last, Washington redshirt freshman Jake Locker has made his debut at quarterback
-- and it was nothing short of spectacular. It was the most anticipated
debut of a Washington player since Hugh McElhenny in 1949; in the second
game of the 1949 season, Hurrying Hugh raced the opening kickoff back 97
yards for a touchdown against Minnesota on the road. His lightening
gallop--a seminal run in Husky history--shocked the partisan crowd,
electrified Husky fans and etched Seattle boldly onto the map.
Over the years, players have gotten bigger, stronger and
Going back to that era of Husky football in a comparative
anatomy mode, you might say that
Locker has the legs of McElhenny, the arm of Don Heinrich and the hulking
size of Arnie Weinmeister, all rolled up into a 19-year old quarterback.
I canít ever remember watching a first-time-out-of-the-box
Husky quarterback looking any better than Locker -- with so much potential -- as he debuted for the Purple and
Gold, and I have been a fan of Washington for longer than I care to
remember. (Reference the names above).
Willingham has kept Locker and his teammates under wraps since spring
practice began by restricting the media's presence to just the first 25
minutes of practices. In the past, before Willingham came to Washington, the
local media have proved to be nothing but trouble makers, bent on creating
controversies that have proved distracting to the Washington football team.
Our site has supported Willingham's blanket of secrecy since he came to
Washington in December of 2004.
Purple cloud of anonymity paid off brilliantly in the surreal Orange
atmosphere, the media in dismay.
Consider this setting: a weird, domed stadium with an
inflated roof located 2200 miles away from home; a hostile crowd on hand;
the eastern mafia, in the personage of an ESPN TV crew, that was ready to
pounce on the Pac10 conference -- ESPN also had the Tennessee/Cal game in
mind -- to champion its canard that says the SEC
is college football's strongest conference, even though Syracuse is a Big
East team. To them, the Pac-10 must prove
itself each year; forget its many past accomplishments and the fact it has
won more NCAA championships than any other conference.
(I will say this for the
motley crew of broadcasters, their high definition TV broadcast and digital
track gave me the feeling that I was at the game.)
The hostile setting didnít stop the young quarterback from
displaying his wares, which were aided by an outstanding performance from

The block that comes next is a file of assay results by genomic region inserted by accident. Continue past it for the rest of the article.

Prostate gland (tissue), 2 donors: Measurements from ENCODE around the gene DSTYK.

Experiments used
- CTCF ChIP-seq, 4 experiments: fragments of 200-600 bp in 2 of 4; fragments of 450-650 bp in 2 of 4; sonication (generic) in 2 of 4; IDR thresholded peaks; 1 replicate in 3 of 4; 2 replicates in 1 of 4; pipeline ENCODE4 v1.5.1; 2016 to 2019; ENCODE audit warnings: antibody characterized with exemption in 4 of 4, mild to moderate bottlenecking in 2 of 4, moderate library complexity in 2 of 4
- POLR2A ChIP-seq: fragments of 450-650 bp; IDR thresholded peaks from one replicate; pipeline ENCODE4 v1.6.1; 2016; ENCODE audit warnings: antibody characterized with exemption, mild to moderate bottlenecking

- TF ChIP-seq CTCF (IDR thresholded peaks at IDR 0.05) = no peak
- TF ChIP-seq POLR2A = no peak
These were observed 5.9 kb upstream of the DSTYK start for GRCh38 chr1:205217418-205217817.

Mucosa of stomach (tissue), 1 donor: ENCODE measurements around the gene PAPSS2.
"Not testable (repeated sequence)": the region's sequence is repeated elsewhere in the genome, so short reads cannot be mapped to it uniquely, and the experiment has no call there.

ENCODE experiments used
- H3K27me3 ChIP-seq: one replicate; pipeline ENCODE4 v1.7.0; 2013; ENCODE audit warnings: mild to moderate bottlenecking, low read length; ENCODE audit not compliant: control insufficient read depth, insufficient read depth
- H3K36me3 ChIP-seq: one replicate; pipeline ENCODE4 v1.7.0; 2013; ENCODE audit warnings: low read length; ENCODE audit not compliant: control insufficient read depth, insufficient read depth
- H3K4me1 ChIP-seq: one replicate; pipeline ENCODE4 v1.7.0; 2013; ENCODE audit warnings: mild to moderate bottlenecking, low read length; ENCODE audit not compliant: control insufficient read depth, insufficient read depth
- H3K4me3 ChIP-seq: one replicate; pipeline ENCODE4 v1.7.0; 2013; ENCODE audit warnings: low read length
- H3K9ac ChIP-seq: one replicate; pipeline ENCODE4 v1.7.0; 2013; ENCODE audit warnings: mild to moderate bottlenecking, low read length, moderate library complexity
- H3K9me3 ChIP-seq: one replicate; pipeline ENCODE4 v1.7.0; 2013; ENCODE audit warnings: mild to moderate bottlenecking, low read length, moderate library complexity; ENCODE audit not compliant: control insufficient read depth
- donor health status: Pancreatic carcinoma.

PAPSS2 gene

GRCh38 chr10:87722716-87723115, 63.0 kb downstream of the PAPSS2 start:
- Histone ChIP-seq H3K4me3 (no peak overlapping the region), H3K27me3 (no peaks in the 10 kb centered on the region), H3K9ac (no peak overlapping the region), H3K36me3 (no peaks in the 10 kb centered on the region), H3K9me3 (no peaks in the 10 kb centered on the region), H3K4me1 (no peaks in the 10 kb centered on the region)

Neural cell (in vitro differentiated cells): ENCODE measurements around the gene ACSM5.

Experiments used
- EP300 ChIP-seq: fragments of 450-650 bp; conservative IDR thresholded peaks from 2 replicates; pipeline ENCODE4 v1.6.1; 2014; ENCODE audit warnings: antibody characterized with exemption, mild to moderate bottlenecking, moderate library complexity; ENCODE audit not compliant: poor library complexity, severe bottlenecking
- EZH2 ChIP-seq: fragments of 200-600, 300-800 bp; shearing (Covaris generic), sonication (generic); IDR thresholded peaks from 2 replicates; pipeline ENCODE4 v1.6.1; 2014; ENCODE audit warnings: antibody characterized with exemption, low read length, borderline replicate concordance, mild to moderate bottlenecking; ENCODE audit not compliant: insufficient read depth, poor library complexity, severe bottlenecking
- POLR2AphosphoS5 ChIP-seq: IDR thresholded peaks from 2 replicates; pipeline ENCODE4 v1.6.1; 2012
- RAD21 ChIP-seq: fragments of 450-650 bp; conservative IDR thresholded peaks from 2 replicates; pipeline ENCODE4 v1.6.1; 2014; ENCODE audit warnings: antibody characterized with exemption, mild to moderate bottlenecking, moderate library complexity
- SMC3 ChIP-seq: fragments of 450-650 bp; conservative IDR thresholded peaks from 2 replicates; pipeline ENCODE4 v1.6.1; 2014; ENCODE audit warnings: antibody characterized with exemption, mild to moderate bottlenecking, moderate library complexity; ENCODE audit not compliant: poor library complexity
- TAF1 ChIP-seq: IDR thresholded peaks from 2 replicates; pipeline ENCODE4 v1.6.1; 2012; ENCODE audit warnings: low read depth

his offensive line and, as a consequence, by running back Louis Rankin, who rushed 17 times for
142 yards. Once Locker established himself as a runner to be reckoned with,
Rankin came to the fore.
Montlake Jake rushed for 83 yards and
two touchdowns on 10 carries, and completed 14 of 19 passes for 142 yards.
His passing efficiency was 136.46 on the night.
Locker is downright gifted and, on this night, he showed
poise, a smooth delivery, a strong arm and a timely, crushing running style. For all of his poise, he could have been playing in the
Senior Bowl or the East/West game. No, I wonít say heís ready for the Super
Bowl; he has a lot to learn, this by his own admission.
He looks like Vince Young one of the announcers said after
Locker outran a linebacker.
media gathering in Los Angeles last
July, Arizona State coach Dennis Erickson said
that Locker is the type of athlete that can turn a program around. You know, he could be right.
Now I can see why head coach Tyrone Willingham was so
effusive in his praise for Locker when he met with UW alumni and boosters in
Palm Springs last March. I thought that Tyrone had gone mad. As a coach with
an immense amount of character, Willingham has the aura of a winner about him.
to temper our enthusiasm about this team and Locker, though.
Syracuse hasnít had a winning season since 2001; likewise, UWís last winning
season was in 2002, long, long ago. In our preview
of the two teams, both of them posted feckless numbers on our Six-stat
comparator, with UW leading Syracuse 78.8 to 98.5. Last season, Stanford
posted a 100.2 on that scale, as a comparative measure.
these stats in mind, you
could say this was the Stanford game all over again, with UW prevailing
this time instead of losing 20-3. The Pac-10 media brigade predicted a
last-place finish for Stanford in the 2007 conference race.
Saturday, Washington plays Boise State in a
Jake-by-the-Lake setting at Husky Stadium. I look for UW to win.